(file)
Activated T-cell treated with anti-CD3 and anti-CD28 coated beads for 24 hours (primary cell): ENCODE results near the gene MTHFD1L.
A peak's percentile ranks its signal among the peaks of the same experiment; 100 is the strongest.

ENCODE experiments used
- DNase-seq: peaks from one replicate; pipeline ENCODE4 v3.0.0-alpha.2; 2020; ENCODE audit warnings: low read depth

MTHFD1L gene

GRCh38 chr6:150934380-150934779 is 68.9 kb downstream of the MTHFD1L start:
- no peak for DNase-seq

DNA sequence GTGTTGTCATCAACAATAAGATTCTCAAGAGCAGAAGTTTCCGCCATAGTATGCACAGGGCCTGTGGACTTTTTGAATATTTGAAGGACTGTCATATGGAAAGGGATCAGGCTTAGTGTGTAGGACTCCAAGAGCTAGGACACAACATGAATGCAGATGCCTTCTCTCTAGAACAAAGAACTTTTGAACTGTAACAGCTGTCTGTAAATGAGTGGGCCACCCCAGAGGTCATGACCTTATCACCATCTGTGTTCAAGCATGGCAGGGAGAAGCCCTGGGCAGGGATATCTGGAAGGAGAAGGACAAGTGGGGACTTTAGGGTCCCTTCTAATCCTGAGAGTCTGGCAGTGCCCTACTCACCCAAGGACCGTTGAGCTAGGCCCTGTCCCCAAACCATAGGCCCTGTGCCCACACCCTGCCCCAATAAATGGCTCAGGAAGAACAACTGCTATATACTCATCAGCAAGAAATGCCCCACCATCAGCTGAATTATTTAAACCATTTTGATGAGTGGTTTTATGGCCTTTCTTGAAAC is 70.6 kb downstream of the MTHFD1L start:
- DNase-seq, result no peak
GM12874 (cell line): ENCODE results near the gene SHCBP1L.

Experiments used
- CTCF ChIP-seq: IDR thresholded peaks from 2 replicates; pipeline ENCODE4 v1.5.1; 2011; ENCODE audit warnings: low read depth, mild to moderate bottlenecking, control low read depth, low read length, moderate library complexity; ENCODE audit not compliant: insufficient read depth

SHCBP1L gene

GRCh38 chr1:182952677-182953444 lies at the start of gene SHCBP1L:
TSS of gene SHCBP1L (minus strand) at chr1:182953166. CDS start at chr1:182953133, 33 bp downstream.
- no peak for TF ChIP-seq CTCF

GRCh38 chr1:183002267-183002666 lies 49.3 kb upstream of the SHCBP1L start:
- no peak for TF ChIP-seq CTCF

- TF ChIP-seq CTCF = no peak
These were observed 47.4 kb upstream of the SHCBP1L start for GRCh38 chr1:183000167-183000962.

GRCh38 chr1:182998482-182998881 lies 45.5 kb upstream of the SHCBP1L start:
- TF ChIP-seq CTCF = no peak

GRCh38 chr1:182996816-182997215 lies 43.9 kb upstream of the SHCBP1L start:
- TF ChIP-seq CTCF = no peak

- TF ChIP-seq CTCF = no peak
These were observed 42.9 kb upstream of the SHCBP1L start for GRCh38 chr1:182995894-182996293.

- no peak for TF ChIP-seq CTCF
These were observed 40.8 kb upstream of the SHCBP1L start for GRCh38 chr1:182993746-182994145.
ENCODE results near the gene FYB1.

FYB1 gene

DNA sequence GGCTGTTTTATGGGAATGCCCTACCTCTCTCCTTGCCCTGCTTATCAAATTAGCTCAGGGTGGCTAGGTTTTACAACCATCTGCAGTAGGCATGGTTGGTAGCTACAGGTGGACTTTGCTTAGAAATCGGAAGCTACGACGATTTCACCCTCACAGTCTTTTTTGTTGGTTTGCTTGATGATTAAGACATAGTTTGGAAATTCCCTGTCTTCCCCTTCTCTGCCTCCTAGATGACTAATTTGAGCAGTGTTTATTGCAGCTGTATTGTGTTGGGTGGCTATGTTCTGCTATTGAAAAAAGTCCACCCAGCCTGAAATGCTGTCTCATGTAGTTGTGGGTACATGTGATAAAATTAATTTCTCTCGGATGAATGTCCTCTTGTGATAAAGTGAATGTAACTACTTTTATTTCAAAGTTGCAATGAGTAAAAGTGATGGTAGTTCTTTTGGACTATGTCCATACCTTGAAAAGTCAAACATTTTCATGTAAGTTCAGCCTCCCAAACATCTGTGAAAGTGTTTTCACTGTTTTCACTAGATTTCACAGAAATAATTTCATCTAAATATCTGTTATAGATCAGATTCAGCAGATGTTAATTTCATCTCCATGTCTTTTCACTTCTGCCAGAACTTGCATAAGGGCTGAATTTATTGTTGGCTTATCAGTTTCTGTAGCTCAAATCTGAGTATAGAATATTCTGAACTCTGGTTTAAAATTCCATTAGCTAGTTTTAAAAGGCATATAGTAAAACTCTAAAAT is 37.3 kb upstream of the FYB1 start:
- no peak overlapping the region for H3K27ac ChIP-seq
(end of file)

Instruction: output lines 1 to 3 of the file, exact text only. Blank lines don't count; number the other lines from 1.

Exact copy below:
Activated T-cell treated with anti-CD3 and anti-CD28 coated beads for 24 hours (primary cell): ENCODE results near the gene MTHFD1L.
A peak's percentile ranks its signal among the peaks of the same experiment; 100 is the strongest.

ENCODE experiments used